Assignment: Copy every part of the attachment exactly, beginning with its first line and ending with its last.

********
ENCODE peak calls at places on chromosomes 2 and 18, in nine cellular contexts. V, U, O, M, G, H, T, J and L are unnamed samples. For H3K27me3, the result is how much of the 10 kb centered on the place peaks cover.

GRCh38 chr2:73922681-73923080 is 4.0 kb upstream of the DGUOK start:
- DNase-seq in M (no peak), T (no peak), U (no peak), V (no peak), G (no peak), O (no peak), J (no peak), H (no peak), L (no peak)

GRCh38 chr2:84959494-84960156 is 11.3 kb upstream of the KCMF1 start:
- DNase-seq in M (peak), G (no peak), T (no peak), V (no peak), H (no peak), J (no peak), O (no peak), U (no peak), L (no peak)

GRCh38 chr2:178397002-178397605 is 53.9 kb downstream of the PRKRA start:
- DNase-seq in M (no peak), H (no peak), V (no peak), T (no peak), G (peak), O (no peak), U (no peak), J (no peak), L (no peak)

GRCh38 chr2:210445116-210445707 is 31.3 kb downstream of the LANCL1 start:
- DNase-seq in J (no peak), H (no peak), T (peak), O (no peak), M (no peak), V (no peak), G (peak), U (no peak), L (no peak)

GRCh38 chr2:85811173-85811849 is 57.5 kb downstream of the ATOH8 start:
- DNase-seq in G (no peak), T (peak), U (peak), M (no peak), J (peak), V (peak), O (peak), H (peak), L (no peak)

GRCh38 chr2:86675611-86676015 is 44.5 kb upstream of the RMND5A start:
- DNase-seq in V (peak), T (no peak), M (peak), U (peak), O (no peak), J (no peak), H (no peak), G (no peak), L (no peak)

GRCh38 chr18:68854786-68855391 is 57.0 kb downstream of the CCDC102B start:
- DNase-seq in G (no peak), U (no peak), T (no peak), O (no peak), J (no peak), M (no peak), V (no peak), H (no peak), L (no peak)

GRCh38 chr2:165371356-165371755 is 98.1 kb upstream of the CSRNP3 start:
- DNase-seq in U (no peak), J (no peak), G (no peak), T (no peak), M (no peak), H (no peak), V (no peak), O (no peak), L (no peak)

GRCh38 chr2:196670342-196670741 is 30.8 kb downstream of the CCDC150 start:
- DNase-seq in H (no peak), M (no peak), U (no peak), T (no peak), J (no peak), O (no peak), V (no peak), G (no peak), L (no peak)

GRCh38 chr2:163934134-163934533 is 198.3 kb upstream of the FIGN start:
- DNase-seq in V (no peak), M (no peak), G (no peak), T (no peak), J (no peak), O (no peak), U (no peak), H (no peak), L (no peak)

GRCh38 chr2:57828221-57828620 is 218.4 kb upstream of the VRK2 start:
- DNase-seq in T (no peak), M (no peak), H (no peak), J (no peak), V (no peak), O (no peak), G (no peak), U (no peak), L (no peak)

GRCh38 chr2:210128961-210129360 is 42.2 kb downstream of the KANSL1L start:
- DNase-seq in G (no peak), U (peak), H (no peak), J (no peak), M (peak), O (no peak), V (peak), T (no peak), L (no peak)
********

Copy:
ENCODE peak calls at places on chromosomes 2 and 18, in nine cellular contexts. V, U, O, M, G, H, T, J and L are unnamed samples. For H3K27me3, the result is how much of the 10 kb centered on the place peaks cover.

GRCh38 chr2:73922681-73923080 is 4.0 kb upstream of the DGUOK start:
- DNase-seq in M (no peak), T (no peak), U (no peak), V (no peak), G (no peak), O (no peak), J (no peak), H (no peak), L (no peak)

GRCh38 chr2:84959494-84960156 is 11.3 kb upstream of the KCMF1 start:
- DNase-seq in M (peak), G (no peak), T (no peak), V (no peak), H (no peak), J (no peak), O (no peak), U (no peak), L (no peak)

GRCh38 chr2:178397002-178397605 is 53.9 kb downstream of the PRKRA start:
- DNase-seq in M (no peak), H (no peak), V (no peak), T (no peak), G (peak), O (no peak), U (no peak), J (no peak), L (no peak)

GRCh38 chr2:210445116-210445707 is 31.3 kb downstream of the LANCL1 start:
- DNase-seq in J (no peak), H (no peak), T (peak), O (no peak), M (no peak), V (no peak), G (peak), U (no peak), L (no peak)

GRCh38 chr2:85811173-85811849 is 57.5 kb downstream of the ATOH8 start:
- DNase-seq in G (no peak), T (peak), U (peak), M (no peak), J (peak), V (peak), O (peak), H (peak), L (no peak)

GRCh38 chr2:86675611-86676015 is 44.5 kb upstream of the RMND5A start:
- DNase-seq in V (peak), T (no peak), M (peak), U (peak), O (no peak), J (no peak), H (no peak), G (no peak), L (no peak)

GRCh38 chr18:68854786-68855391 is 57.0 kb downstream of the CCDC102B start:
- DNase-seq in G (no peak), U (no peak), T (no peak), O (no peak), J (no peak), M (no peak), V (no peak), H (no peak), L (no peak)

GRCh38 chr2:165371356-165371755 is 98.1 kb upstream of the CSRNP3 start:
- DNase-seq in U (no peak), J (no peak), G (no peak), T (no peak), M (no peak), H (no peak), V (no peak), O (no peak), L (no peak)

GRCh38 chr2:196670342-196670741 is 30.8 kb downstream of the CCDC150 start:
- DNase-seq in H (no peak), M (no peak), U (no peak), T (no peak), J (no peak), O (no peak), V (no peak), G (no peak), L (no peak)

GRCh38 chr2:163934134-163934533 is 198.3 kb upstream of the FIGN start:
- DNase-seq in V (no peak), M (no peak), G (no peak), T (no peak), J (no peak), O (no peak), U (no peak), H (no peak), L (no peak)

GRCh38 chr2:57828221-57828620 is 218.4 kb upstream of the VRK2 start:
- DNase-seq in T (no peak), M (no peak), H (no peak), J (no peak), V (no peak), O (no peak), G (no peak), U (no peak), L (no peak)

GRCh38 chr2:210128961-210129360 is 42.2 kb downstream of the KANSL1L start:
- DNase-seq in G (no peak), U (peak), H (no peak), J (no peak), M (peak), O (no peak), V (peak), T (no peak), L (no peak)